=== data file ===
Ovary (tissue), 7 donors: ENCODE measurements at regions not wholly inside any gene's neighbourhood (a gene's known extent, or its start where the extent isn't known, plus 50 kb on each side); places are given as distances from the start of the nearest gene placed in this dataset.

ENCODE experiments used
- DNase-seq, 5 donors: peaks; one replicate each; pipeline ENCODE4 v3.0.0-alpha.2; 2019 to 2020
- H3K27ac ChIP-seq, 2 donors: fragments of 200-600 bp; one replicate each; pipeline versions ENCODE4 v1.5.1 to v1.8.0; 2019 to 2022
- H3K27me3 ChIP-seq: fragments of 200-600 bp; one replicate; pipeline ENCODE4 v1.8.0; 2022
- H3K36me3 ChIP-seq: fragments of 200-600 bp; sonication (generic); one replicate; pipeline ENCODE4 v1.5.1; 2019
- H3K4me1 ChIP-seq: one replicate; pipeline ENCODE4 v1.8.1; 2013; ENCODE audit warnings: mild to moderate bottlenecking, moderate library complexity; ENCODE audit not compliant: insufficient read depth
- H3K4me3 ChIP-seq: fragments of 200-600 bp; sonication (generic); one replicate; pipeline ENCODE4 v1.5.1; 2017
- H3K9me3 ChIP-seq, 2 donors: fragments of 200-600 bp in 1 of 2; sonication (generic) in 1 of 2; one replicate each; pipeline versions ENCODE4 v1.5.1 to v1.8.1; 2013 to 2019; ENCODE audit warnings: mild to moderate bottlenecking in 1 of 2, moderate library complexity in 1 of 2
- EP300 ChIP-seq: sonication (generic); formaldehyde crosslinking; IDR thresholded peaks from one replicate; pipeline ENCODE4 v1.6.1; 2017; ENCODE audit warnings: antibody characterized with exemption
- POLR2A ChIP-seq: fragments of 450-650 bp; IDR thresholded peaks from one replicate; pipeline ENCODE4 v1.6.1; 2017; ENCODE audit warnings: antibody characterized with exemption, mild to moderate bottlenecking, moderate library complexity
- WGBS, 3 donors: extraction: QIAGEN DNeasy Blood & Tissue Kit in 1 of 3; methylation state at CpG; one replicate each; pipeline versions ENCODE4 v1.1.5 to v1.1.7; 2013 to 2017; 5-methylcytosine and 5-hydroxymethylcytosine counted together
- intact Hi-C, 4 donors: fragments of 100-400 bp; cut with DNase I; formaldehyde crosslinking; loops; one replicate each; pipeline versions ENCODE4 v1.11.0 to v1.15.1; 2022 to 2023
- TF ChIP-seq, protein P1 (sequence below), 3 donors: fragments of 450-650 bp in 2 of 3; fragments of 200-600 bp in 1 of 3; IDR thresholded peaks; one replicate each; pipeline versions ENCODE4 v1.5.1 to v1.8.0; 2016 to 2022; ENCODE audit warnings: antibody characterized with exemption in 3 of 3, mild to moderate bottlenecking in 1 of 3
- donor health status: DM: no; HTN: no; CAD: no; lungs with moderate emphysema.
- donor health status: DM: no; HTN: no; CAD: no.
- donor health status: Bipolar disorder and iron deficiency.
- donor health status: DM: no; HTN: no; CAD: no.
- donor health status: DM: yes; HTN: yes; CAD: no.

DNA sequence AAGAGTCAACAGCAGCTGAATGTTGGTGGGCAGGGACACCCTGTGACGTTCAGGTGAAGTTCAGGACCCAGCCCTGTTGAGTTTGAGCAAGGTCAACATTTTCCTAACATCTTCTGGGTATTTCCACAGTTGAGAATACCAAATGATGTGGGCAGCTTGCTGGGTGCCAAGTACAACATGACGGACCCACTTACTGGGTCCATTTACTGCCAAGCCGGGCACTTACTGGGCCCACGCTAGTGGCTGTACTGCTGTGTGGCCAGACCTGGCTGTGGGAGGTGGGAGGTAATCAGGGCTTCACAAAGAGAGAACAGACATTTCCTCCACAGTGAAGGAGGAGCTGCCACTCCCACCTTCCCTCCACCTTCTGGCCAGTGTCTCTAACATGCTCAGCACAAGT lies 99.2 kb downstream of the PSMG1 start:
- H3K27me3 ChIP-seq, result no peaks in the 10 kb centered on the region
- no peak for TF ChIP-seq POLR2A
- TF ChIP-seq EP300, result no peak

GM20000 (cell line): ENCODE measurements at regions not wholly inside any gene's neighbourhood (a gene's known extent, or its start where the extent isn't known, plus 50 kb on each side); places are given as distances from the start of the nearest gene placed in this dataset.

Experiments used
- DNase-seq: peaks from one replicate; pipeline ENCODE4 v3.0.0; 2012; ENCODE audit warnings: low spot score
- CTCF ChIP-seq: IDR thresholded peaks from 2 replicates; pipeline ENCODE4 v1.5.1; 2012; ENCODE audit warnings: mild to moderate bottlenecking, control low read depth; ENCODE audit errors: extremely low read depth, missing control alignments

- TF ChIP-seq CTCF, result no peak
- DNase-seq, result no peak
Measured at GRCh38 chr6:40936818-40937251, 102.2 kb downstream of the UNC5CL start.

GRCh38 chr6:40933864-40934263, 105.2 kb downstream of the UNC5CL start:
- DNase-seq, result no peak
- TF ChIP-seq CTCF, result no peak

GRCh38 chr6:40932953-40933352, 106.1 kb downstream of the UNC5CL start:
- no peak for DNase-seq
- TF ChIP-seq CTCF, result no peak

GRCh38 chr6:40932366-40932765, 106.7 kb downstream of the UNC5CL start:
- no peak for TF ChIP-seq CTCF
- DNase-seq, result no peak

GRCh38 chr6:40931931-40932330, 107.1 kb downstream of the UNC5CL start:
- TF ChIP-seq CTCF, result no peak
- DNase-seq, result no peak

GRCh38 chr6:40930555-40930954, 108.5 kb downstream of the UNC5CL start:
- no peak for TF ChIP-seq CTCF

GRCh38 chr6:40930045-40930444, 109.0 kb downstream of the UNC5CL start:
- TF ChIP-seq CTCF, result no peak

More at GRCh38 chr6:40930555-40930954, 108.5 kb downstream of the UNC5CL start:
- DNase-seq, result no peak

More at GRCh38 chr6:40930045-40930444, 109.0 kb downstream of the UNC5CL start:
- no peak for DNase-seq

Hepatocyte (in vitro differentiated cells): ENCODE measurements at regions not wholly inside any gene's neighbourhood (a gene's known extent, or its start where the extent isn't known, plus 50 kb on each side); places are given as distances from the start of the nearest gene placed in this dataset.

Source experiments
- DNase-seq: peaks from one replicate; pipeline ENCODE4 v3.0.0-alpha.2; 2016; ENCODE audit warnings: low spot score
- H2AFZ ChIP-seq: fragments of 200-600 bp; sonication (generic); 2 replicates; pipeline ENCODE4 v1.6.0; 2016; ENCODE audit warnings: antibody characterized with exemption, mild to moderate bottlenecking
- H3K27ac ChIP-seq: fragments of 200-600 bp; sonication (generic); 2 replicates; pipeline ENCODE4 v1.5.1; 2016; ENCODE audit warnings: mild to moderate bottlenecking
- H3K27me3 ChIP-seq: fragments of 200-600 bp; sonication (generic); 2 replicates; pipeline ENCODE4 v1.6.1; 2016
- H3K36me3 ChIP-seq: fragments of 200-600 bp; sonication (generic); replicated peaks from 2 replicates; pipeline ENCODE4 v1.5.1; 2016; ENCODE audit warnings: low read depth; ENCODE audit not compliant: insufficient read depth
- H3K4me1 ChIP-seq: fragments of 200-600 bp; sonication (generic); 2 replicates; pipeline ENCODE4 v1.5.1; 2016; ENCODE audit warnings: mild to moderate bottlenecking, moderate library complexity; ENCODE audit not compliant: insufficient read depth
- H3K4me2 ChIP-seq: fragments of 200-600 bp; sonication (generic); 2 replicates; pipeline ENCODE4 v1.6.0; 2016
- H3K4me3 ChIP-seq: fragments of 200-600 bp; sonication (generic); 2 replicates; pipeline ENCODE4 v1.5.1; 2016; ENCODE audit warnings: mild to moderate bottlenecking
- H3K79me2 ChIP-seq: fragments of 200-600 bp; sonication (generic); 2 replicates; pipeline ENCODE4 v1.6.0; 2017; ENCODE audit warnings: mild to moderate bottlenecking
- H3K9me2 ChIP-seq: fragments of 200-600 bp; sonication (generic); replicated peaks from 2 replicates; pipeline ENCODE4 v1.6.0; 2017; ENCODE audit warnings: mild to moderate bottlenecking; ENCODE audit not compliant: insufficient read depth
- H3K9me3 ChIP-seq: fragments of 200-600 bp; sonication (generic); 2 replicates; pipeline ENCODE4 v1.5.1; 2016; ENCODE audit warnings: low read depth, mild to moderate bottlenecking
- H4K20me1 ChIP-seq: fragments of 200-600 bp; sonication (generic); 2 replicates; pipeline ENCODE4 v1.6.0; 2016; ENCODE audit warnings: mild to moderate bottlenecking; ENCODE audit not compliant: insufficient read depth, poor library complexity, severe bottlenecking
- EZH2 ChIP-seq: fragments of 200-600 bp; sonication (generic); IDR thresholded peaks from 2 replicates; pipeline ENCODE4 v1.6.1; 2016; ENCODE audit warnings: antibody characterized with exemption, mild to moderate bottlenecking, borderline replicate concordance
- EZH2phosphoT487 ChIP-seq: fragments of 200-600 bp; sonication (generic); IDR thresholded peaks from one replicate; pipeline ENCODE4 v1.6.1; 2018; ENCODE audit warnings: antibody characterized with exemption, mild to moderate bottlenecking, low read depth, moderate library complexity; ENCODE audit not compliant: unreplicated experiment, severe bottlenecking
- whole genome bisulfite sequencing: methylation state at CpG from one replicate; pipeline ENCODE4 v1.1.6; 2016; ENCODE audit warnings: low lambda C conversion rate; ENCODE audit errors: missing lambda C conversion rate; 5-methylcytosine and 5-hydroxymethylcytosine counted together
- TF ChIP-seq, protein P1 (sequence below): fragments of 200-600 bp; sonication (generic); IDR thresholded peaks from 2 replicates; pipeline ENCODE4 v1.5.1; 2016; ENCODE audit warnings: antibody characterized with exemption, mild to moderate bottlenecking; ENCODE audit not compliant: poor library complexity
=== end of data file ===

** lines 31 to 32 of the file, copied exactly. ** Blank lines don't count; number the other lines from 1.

GRCh38 chr6:40933864-40934263, 105.2 kb downstream of the UNC5CL start:
- DNase-seq, result no peak